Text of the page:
A brutal attack on Hebdo Charlie newspaper in Paris
on January 7, fails to achievethe terrorists’ aim

By Mary Ogar

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The January 7 horrendous attack on the weekly satirical Charlie Hebdo newspaper in Paris, France has further underscored the dangers faced by journalists across the world.
For a city famous for its wine and perfume shops, eateries, beautiful parks and iconic monuments that attract millions of foreign tourists every year, the savagery of the assailants, perpetrated in broad daylight, rattled the unwary Parisians and left the entire country on the edge. As word went round, schools closed and security operatives poured into the streets.
By the time the dust settled, 12 people had been killed, including two policemen. Among the dead were the paper’s editor, Stephane Charbonnier (47); one of France’s most popular cartoonists, Jean Cabut (76); Cartoonists Georges Wolinski (80), Bernard Verlhac (57) and Philippe Honore (73).
Others were Bernard Maris, a 68-year-old economist, 54-year-old columnist, Elsa Cayat, Mustapha Ourrad, a copy editor and a visitor, Michel Renaud.
Two masked men, later identified as Cherif and Said Kouachi who were also brothers, carried out the attack and were heard shouting “Alau Akbar” after the killings.
A slip by one of them, which led to the discovery of an identity card in the vehicle they used for the operation, gave the French Police a quick lead on the attackers’ identities. A massive manhunt eventually led to the Police to a print shop in the small town of Dammanrtin-en-Goele, in the northeast of France, where a fierce gun battle ensued as the suspects emerged from their hideout firing at the police. They were eventually felled.
Cherif Kouachi reportedly admitted that the Yemen wing of Al Qaeda financed him to carry out the attack. The two brothers also affirmed that they had carried out the assault to avenge the newspaper’s insult against Prophet Muhammed.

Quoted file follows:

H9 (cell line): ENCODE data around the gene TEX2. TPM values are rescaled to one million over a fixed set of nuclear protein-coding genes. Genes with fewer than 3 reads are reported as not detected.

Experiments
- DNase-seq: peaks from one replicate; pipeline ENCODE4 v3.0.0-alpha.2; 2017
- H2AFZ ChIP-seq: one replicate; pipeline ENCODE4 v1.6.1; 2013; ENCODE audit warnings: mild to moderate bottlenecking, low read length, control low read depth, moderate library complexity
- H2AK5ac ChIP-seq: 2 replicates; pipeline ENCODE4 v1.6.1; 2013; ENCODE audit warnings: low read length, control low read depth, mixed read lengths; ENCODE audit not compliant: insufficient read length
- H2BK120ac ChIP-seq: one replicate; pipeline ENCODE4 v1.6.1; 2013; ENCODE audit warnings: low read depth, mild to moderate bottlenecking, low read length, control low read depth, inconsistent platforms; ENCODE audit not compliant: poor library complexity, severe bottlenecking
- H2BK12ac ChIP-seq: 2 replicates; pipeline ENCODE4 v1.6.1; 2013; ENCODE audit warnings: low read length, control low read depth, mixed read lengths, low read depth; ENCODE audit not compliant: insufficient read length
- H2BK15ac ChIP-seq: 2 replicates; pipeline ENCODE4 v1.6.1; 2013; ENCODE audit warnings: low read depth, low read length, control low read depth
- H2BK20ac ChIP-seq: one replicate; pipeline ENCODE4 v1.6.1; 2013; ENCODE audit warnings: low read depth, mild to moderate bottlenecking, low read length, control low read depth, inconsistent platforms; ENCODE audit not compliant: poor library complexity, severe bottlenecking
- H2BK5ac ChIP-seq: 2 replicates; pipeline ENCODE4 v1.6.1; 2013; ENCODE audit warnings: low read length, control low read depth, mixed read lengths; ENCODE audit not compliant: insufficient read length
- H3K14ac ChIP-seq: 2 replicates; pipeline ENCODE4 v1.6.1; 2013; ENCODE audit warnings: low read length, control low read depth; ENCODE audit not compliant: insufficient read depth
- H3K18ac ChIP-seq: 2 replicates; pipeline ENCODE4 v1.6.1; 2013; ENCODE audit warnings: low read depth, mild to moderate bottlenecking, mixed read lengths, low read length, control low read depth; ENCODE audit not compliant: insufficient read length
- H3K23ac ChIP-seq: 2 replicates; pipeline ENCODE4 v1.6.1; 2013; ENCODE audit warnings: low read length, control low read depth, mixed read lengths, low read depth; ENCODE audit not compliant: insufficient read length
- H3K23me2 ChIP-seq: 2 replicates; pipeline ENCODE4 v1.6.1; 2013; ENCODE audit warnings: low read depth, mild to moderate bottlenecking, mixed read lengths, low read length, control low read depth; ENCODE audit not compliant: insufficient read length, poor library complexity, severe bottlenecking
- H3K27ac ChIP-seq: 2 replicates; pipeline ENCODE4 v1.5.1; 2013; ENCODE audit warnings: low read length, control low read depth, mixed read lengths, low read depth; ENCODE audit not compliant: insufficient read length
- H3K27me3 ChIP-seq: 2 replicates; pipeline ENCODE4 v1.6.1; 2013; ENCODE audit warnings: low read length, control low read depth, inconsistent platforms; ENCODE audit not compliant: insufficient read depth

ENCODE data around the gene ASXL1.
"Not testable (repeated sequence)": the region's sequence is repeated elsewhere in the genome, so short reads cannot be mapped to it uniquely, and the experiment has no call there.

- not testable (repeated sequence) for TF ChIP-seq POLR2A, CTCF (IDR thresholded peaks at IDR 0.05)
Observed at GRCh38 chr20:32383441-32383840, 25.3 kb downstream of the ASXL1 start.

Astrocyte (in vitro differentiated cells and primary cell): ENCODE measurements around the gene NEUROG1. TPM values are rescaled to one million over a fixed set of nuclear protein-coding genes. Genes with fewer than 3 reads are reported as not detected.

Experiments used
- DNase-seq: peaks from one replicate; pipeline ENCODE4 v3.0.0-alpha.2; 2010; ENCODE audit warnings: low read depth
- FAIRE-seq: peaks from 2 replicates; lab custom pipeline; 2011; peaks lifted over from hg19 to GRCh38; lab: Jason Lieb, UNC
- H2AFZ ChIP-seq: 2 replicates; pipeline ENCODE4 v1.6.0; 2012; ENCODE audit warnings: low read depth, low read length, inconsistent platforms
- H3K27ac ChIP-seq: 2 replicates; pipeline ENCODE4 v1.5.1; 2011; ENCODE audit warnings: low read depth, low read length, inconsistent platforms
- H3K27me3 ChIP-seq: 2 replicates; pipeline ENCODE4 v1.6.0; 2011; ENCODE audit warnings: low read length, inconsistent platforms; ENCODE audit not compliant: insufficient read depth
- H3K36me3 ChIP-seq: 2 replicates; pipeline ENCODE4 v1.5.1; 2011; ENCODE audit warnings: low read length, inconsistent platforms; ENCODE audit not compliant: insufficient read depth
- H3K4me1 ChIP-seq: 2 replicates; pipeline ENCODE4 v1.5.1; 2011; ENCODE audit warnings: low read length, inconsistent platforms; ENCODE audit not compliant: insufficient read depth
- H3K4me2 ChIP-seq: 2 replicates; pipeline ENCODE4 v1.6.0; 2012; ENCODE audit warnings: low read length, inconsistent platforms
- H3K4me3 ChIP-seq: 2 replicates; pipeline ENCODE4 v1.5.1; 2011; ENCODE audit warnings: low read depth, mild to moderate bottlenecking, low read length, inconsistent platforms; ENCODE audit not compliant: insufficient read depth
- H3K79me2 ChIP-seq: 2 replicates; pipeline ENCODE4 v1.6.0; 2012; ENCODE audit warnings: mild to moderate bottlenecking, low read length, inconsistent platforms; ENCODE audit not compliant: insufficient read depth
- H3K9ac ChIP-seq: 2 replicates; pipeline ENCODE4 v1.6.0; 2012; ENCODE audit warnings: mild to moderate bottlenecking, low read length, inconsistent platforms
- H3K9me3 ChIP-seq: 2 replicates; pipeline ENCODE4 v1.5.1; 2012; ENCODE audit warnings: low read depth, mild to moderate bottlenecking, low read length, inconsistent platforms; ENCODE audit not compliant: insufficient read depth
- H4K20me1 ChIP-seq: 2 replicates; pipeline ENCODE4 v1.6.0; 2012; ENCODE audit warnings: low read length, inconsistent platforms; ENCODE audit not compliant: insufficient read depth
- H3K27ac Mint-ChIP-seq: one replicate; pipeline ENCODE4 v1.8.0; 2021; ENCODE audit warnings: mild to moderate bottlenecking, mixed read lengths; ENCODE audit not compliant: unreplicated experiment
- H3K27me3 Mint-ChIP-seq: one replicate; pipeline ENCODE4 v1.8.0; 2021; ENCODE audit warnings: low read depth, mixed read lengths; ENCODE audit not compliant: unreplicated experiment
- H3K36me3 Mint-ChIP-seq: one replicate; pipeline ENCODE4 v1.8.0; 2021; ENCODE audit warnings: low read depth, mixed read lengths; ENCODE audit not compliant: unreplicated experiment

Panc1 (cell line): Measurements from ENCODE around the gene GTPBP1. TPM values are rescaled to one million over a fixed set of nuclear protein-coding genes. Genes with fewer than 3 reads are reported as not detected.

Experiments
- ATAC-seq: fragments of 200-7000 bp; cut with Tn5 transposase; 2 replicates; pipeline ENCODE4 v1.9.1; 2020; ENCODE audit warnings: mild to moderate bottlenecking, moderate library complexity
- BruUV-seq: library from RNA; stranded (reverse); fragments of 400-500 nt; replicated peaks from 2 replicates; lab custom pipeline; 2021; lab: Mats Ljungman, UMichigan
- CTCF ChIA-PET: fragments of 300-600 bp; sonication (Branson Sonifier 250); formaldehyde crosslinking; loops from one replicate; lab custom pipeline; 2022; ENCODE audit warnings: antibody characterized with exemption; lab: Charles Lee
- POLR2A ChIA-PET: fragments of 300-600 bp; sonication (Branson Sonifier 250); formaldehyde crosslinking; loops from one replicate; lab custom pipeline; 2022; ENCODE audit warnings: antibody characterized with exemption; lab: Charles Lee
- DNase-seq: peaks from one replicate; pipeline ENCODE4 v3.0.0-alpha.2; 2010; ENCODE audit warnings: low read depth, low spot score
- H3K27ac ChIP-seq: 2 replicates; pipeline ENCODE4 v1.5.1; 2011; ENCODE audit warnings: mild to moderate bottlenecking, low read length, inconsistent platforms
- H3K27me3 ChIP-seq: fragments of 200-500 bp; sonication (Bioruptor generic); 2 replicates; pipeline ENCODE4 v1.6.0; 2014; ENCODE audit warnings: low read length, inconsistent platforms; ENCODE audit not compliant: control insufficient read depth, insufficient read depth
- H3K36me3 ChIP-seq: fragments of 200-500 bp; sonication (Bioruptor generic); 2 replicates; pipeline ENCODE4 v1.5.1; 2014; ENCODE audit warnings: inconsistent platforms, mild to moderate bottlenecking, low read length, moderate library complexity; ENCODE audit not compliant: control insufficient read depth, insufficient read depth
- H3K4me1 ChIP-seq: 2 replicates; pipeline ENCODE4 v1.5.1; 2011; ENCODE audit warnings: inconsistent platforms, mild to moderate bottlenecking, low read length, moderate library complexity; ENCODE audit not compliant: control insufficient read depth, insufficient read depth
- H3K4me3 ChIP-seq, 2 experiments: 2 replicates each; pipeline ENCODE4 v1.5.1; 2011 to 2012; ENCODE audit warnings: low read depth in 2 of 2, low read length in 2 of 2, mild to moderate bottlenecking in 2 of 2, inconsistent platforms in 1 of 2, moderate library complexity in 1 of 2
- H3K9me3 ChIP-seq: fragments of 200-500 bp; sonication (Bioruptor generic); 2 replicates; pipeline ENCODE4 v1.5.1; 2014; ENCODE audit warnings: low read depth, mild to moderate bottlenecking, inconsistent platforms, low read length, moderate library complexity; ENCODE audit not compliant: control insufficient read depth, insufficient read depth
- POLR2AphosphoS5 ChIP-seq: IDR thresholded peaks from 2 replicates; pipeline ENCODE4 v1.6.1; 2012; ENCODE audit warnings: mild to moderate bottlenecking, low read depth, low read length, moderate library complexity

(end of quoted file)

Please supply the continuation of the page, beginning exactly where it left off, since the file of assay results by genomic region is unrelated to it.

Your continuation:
Moments after they were killed, the Police also ended the second siege at a supermarket in eastern Paris where Amedy Coulibaly, the suspect, had killed four hostages in an apparent target of the Jews.
Coulibaly, who called the BFM-TV, admitted that the attack had been jointly planned with the Kouachi brothers and that the Jews were purposely targeted.
A search at the suspects’ hideout later revealed an arsenal of weapons.
There was an immediate outpouring of international support for France with President Francois Hollande declaring: “These mad men, fanatics, have nothing to do with the Muslim religion.”
A huge rally was also held in Paris four days after the attack. Organisers said about 1.6 million people and up to 40 world leaders attended.
After an initial shock, the newspaper bounced back with an edition that also depicted Prophet Mohammed weeping while holding the sign saying “I am Charlie.” Unprecedented demand persuaded the newspaper to increase its print run to seven million copies from the usual 60,000.
As expected, the new edition also sparked off protests across the world, with killings taking place in Niger Republic.
The incident has also induced a huge debate on the limits of the freedom of expression. Although, moderate Muslims in France condemned the killings at Hebdo Charlie, they were also of the view that the newspaper should have been more sensitive to issues that affect the religion of Islam.
But some liberal French personalities insisted that Islam, like Christianity, Politics or culture of any kind, should also be opened to criticism. They affirmed that there is a clear dichotomy between religion and France, where “religion is viewed more or less as a private affair.”
Back in Nigeria, several journalists have also been killed over the stories they had written. The Nigerian Police have not found any of the killers in all the cases so far.

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